Sorry beginner question here:
But I know you can ingest logs into Splunk, and Elastic Search.
So I know SecurityOnion has an ELK stack and it looks like they get sent right to Logstash - ES - Kibana
RockNSM looks almost the same but it has a stop off at Kafka before forwarding to Logstash.
Trying to figure out is there a benefit for Kafka.
Also looking at using Splunk instead of ES.
I know I can use the TA and monitor the logs from splunk, but would it be better to monitor from Kafka?
I guess I need to understand more of how Kafka fits.
Think of Kafka as a message queue between Zeek and ELK.
I think it depends partly on the scale of your setup. On a small system, it’s probably not needed, but as you scale up it becomes much more useful. I ran a Zeek system with ELK for a few years before moving from security to networking. My ELK system ingested about 3 billion messages a week. I used Redis between Zeek and ELK. Redis was just a message queue. It provided a buffer between Zeek and ELK. That helped smooth out bursts of log messages from Zeek since it could generate messages a lot faster than my ELK cluster could process them. It also meant I could take the ELK cluster down for maintenance without stopping Zeek. Messages would just queue up in Redis until I brought ELK back up.
Once I found Kafka I had planned to replace Redis with it, but I was offered the networking gig before I made that happen. Kafka had the benefits of being properly clustered itself and wrote to disk instead of RAM which was the main limitation of using Redis. Kafka also had the feature of being able to support multiple independent consumers so that I could have data feeding into multiple systems if I wanted to.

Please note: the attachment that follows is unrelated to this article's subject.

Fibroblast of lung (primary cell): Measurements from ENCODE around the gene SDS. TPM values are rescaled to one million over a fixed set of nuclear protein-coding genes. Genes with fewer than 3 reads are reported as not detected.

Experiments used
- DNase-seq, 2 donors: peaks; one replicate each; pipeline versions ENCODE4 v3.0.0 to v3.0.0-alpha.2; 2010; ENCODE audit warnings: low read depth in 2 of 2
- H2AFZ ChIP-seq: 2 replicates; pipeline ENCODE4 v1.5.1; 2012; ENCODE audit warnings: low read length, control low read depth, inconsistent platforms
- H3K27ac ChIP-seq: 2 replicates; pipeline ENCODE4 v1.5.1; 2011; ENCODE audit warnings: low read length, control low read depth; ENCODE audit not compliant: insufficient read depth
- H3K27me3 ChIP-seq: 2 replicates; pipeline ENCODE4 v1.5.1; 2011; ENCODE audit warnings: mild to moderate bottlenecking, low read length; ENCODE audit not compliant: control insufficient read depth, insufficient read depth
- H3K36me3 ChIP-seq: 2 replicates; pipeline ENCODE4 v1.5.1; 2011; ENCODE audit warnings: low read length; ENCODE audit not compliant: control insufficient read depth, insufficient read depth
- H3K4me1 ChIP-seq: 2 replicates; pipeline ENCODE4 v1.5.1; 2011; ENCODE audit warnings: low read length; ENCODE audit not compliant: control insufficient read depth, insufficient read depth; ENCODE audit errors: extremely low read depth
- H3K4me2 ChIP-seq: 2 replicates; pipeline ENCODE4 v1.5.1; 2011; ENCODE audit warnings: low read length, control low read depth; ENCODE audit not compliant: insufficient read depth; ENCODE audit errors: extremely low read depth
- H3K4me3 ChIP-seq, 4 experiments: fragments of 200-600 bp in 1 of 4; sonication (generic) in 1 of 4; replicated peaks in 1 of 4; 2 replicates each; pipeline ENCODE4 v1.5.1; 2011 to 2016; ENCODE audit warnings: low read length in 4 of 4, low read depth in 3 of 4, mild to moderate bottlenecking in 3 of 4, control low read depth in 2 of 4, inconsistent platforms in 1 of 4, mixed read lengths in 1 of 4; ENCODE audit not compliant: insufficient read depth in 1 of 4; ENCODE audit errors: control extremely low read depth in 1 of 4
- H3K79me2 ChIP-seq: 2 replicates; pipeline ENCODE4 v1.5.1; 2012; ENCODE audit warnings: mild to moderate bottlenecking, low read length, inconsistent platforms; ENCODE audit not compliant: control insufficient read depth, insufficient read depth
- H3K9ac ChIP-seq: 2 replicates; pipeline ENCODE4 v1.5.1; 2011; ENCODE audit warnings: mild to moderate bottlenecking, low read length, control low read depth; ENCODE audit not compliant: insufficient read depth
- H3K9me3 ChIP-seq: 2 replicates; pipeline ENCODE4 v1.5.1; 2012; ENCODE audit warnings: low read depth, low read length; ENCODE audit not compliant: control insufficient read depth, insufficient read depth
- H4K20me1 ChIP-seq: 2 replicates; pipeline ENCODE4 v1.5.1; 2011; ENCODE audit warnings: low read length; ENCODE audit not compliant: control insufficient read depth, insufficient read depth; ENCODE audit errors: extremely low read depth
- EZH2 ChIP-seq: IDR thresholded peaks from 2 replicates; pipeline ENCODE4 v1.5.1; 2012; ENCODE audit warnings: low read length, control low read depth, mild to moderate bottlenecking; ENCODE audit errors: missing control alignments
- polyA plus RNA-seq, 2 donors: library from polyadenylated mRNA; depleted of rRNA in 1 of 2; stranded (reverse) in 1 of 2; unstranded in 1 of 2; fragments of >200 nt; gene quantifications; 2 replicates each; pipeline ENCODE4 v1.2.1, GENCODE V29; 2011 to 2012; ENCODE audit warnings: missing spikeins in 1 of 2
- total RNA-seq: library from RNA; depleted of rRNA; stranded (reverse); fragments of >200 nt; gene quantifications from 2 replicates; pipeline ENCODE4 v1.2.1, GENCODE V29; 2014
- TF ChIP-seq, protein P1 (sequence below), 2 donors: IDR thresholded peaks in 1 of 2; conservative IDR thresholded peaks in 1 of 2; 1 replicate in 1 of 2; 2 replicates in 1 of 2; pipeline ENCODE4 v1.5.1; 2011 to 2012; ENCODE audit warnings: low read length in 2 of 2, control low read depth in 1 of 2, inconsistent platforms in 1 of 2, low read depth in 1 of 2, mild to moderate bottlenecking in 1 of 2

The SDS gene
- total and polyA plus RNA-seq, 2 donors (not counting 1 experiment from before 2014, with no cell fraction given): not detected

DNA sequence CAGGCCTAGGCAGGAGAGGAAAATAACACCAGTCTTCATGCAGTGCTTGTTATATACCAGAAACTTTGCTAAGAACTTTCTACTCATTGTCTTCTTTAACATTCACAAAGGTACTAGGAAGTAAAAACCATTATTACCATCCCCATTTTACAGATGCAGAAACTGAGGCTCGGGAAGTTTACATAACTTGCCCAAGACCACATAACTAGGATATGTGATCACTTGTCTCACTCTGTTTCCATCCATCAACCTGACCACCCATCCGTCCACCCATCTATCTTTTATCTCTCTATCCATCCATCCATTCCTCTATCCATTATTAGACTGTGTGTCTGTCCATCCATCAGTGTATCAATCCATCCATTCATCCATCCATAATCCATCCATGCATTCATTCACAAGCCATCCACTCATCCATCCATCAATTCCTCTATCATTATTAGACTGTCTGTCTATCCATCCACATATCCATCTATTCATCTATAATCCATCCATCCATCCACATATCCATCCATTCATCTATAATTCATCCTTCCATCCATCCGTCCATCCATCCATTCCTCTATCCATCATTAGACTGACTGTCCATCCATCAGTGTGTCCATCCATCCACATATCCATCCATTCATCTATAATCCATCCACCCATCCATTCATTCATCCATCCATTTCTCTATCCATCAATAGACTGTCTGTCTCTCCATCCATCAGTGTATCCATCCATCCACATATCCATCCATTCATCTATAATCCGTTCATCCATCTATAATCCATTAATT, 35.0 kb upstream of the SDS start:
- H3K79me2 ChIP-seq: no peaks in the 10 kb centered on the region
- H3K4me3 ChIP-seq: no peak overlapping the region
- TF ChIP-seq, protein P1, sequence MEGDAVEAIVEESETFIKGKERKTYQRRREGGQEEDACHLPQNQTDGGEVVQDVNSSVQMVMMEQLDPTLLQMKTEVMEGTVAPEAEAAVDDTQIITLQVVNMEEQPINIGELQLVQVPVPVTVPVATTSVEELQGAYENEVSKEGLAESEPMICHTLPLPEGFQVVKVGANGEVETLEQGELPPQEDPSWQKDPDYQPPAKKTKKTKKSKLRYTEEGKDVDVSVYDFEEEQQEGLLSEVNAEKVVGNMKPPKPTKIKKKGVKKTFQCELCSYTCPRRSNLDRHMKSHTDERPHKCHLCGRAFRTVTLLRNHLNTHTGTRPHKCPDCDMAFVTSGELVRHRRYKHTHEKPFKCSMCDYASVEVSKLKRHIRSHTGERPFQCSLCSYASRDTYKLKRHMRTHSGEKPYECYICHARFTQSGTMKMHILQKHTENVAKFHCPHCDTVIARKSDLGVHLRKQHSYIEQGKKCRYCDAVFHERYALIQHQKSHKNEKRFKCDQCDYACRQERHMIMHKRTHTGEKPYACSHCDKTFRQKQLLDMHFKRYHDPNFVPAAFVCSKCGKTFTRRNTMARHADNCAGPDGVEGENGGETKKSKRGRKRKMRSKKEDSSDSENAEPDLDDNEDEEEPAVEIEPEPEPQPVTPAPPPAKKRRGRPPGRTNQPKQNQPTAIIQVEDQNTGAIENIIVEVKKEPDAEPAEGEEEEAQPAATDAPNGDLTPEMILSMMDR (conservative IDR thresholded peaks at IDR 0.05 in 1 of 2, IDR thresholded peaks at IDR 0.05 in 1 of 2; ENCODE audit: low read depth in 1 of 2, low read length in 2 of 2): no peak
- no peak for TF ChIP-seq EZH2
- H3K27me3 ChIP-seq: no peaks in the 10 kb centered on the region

the biggest reason is absorbing back pressure from logstash or other ingesting tools. In past the back pressure from logstash would cause CPU spikes on the originating endpoint.
second, we can write programs to clean, modify and enrich data before throwing at the ingesting tools making our log processing pipelines indipendedent. Giving us flexibility of migrating from logstash to Humio or Splunk and not worry about wasting all the efforts you put into logstash pipelines.
There are some good patterns here. We observed that it helps a lot to just ship logs from each NSM sensor as soon as data is collected, with minimal, if any, processing. That’s why we ship logs (with syslog-ng) to a RabbitMQ instance, via AMQPS. No extra processing is done there, it’s just buffering. We then have a set of python workers fetching messages from Rabbit and doing all of the processing.
No Kafka here but just simple solutions and avoiding any processing on endpoints.
also it’s a good security practice to offload logs from endpoints ASAP. During incidnet endpoints can go offline or the data can be impacted especially if the endpoints are compromised.
To clarify, Security Onion may also include redis in the pipeline, depending on what kind of architecture you are deploying. For more information, please see:
Hope that helps!